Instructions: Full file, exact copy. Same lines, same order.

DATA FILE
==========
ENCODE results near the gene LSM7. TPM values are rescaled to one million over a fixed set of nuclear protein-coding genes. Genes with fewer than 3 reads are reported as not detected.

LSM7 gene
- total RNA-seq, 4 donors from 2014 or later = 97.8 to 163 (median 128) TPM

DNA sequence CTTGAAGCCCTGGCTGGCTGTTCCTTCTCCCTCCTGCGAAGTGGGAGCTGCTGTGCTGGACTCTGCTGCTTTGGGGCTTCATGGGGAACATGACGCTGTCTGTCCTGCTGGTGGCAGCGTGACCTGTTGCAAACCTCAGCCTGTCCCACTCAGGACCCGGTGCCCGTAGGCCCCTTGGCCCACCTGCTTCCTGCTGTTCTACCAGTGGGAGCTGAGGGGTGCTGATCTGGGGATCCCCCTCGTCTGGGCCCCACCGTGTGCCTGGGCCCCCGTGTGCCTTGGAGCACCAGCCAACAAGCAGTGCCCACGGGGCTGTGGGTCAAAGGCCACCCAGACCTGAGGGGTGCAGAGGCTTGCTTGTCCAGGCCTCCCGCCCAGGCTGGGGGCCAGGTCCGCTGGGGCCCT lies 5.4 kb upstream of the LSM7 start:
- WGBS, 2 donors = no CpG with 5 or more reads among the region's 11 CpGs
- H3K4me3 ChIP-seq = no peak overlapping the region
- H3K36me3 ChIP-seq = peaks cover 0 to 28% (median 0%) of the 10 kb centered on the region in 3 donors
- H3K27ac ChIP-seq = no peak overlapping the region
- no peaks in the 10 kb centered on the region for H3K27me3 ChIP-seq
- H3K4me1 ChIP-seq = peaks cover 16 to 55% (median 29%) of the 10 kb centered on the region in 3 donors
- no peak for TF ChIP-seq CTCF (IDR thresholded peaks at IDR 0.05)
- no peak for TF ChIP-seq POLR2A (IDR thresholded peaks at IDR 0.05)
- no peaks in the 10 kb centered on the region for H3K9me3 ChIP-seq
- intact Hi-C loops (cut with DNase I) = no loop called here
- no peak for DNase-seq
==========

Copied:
ENCODE results near the gene LSM7. TPM values are rescaled to one million over a fixed set of nuclear protein-coding genes. Genes with fewer than 3 reads are reported as not detected.

LSM7 gene
- total RNA-seq, 4 donors from 2014 or later = 97.8 to 163 (median 128) TPM

DNA sequence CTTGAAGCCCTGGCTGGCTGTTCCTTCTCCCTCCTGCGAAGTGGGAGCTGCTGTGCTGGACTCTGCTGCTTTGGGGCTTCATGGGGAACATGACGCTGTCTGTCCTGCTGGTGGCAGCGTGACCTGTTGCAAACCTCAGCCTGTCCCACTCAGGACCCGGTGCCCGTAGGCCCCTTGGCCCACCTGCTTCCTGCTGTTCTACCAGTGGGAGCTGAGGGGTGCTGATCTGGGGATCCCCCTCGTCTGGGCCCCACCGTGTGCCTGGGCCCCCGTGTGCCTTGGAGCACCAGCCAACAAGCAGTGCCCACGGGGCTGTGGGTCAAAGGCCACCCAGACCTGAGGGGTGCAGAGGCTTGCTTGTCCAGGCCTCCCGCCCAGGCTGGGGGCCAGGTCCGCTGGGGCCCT lies 5.4 kb upstream of the LSM7 start:
- WGBS, 2 donors = no CpG with 5 or more reads among the region's 11 CpGs
- H3K4me3 ChIP-seq = no peak overlapping the region
- H3K36me3 ChIP-seq = peaks cover 0 to 28% (median 0%) of the 10 kb centered on the region in 3 donors
- H3K27ac ChIP-seq = no peak overlapping the region
- no peaks in the 10 kb centered on the region for H3K27me3 ChIP-seq
- H3K4me1 ChIP-seq = peaks cover 16 to 55% (median 29%) of the 10 kb centered on the region in 3 donors
- no peak for TF ChIP-seq CTCF (IDR thresholded peaks at IDR 0.05)
- no peak for TF ChIP-seq POLR2A (IDR thresholded peaks at IDR 0.05)
- no peaks in the 10 kb centered on the region for H3K9me3 ChIP-seq
- intact Hi-C loops (cut with DNase I) = no loop called here
- no peak for DNase-seq